There were many characters in St. Helen’s Tasmania when we arrived on our yacht Joker having sailed down from Sydney to find out how the other world lived.
You take life somewhat for granted in those halcyon days rooming the east coast of Australia looking for the perfect place to stay.
For us once past the treacherous barway and following the leads that led us to the Township of St. Helens I said to Ann this looked like the place we were seeking.
One of those personalities was Peter Burns. Over the years I have been blessed with seeing Peter and his wife Sue from time to time. But alas I must now admit that the labour of my life getting Eureka Farm up and running and keeping it going has often taken precedence over other things. ( my family surely will vouch for this confession)
Never the less for me Peter was an impressive fellow. Some may be surprised when I say I liked his straight shooting nature . As I got to know him it also became apparent that Peter’s way of doing things could ruffle feathers.
The chronological sequence may be slightly askew as I recount now some of my experiences. Peter and his first wife had decided that the history of this area should be recorded. In what was later to become the St. Helen’s History room was established in the section of the same building that is now the Online Centre. Denny and Joy Walters, Jack and Dorothy Sutten, Ted Clayton and lots more were early enthusiasts. It was by no means an old mans club , all seem to be doing research on family histories using donated Apple computers or whatever. Material in the way of documents, momentos, artifacts and tools of bygone eras appeared.
And it wasn’t confined to just backroom research. Peter felt the need to know all about the earlier tin mining history which was really the main industry and employer in this part of the world. Tin mining to some extent was just like gold mining. You could become wealthy or as often happened you just survived. There were great mines established such as the Anchor mine and trails leading to all the diggings. One trail that I know about was the Three Knots Trail which starts at the top of the Blue Tiers and goes north I believe to Boobyalla.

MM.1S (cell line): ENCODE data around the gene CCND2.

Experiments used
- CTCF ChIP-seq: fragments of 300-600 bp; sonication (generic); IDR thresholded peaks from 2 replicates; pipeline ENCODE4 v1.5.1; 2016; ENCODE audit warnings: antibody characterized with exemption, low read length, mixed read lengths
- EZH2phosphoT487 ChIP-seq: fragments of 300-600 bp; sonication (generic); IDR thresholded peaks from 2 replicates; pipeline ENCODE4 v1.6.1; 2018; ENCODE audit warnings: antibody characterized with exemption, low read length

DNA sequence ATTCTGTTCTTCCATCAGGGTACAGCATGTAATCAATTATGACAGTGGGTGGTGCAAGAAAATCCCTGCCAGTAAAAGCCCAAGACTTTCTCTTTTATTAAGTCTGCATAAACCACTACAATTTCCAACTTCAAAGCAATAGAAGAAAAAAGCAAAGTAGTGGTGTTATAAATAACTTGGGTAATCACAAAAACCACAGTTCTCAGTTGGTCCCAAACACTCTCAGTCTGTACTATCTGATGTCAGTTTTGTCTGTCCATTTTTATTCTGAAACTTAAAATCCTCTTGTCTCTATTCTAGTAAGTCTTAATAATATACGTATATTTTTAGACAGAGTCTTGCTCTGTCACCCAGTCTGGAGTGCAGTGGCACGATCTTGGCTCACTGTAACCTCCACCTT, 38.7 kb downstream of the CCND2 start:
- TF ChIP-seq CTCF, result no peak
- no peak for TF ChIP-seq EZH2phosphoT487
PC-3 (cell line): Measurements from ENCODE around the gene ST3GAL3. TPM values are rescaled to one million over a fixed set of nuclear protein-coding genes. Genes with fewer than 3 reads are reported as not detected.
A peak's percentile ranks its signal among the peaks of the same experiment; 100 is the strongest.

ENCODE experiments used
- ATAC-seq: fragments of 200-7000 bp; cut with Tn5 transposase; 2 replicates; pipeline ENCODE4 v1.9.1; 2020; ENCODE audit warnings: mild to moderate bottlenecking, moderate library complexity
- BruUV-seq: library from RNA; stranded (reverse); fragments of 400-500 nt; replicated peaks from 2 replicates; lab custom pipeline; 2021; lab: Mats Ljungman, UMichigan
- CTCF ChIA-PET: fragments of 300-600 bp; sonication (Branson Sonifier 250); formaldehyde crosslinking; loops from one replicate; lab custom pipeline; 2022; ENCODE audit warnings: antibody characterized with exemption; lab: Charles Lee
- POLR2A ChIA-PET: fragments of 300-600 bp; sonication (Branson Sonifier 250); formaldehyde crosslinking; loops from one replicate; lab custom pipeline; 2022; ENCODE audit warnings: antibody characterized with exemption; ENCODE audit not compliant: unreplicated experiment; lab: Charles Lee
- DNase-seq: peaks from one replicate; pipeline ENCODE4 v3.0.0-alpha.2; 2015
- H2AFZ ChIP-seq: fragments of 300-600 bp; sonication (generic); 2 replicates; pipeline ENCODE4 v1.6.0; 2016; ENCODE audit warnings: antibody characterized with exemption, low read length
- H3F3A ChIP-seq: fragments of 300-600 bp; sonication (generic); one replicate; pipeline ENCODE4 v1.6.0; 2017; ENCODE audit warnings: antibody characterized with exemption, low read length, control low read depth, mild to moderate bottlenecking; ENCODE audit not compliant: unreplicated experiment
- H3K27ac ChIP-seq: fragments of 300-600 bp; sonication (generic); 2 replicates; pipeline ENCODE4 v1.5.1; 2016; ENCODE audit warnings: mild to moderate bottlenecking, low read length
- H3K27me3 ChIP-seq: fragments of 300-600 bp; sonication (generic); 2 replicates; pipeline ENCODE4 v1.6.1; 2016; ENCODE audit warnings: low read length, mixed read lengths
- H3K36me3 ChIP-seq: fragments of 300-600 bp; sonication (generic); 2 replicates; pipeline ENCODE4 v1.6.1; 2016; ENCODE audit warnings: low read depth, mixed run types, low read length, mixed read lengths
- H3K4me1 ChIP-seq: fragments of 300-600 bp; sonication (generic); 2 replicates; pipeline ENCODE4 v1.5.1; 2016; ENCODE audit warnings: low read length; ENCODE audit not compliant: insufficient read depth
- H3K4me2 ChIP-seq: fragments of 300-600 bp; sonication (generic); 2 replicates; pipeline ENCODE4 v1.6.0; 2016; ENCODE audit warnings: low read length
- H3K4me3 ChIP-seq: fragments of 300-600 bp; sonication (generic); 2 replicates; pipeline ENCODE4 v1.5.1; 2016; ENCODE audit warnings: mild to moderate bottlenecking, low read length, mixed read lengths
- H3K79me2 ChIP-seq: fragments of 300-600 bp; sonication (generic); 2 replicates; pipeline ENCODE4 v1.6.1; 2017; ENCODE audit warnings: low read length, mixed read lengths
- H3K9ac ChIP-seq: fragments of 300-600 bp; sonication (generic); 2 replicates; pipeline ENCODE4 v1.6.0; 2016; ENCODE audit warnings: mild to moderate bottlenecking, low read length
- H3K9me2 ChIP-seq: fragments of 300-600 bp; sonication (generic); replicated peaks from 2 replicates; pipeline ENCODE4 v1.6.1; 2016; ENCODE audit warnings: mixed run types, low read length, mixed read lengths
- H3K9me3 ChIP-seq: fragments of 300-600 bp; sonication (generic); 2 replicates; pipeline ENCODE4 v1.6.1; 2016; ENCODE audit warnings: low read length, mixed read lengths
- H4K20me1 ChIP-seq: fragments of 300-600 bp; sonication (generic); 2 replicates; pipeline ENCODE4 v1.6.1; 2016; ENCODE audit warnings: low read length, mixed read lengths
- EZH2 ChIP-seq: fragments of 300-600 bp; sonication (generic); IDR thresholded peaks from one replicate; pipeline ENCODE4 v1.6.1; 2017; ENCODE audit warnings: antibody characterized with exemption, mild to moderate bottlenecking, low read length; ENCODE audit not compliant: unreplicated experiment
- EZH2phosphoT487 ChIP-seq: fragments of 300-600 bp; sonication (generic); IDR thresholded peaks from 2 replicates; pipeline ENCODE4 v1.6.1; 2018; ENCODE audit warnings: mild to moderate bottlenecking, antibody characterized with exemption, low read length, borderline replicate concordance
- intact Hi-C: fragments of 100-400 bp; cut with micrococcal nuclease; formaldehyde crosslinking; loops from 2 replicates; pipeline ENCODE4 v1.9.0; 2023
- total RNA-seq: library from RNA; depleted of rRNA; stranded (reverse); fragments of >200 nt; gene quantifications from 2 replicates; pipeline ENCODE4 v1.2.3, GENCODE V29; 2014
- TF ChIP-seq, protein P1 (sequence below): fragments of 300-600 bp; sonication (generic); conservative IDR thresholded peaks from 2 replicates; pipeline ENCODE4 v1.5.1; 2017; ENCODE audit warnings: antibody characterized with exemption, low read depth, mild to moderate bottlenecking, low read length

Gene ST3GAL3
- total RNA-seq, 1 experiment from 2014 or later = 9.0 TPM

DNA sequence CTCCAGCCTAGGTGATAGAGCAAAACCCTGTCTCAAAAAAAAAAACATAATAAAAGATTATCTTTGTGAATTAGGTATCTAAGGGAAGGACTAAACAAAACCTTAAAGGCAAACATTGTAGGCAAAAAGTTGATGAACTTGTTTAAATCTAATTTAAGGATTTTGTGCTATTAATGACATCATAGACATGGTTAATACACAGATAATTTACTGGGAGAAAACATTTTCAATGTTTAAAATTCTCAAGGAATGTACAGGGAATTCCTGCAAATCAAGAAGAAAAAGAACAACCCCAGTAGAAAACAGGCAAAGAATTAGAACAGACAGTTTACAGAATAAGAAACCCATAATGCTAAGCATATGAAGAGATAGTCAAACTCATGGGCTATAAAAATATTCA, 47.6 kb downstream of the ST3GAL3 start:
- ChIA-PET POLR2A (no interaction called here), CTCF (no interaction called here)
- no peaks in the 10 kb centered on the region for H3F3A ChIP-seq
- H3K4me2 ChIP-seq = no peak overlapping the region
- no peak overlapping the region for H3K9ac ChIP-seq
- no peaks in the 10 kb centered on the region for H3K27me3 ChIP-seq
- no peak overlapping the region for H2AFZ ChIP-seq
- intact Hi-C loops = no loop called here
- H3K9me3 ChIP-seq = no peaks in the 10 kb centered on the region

Peter decided that we must find and mark the trail for future generations. I guess it wasn’t his first trip and so tramping the first part of the trail wasn’t very demanding for us. On the trip Denny Walters, Allan Woods from the Bush Mill , George Keri a photographer from Scamander , myself and a couple of others accompanied Peter. The trail goes skirts Mt. Michael and then descend into a beautiful rainforest. Myrtles, sassafras , celery top and more. The trail in place is stabilised with poles laid across the trail where it could be muddy. Slot cuts where the miners were working, concrete emplacements for pump housings, washed out dams that fed the sluices can all be seen if you are willing to look. And yes the track is so named Three Knots as this is what you see on the trees so that you don’t get lost. And that is just what happened to us. The knots disappeared and we went on in what we thought would be the right direction. I consider myself a reasonable bushman but my experience finding your way in rainforest isn’t strong. We got lost and night was descending. George was everyone’s favorite as he came prepared but just before night descended we found a knot.
Yes I was getting to know Peter. He spurred us all into looking into our history. One day Peter came to me with a plan. He wanted to promote tourism in St. Helens. He maintained that no one was going to do anything about it so he would. Yes Peter could be determined. (possibly an understatement). Would I help by using my yacht to promote the beautiful bay of St. Helens. No problem. We arrived on the appropriate day and Peter had arranged I think for Channel Ten to make the film and show it for a series of weeks on their station. (maybe the video is in someone’s archives but there seems to be little record of it on the internet). Well we get everything ready and there isn’t a drop of wind. A yacht drifting across the bay with limp sails is hardly going to impress tourists into visiting. Peter yells out form the wharf a big strong voice ‘ do something- I haven’t organised this for nothing’. Ok start the motor , complete a long circle to allow me to go full speed past the wharf. The sails fill, we lean on the opposite side and the video turns out great.
Somehow in our community people have trouble honoring the doers especially the ones that step on toes. Peter Burns is one such person. His efforts to do good things for St. Helen’s should have been recognised by those in control. We will miss you Peter. They don’t make them like that any more.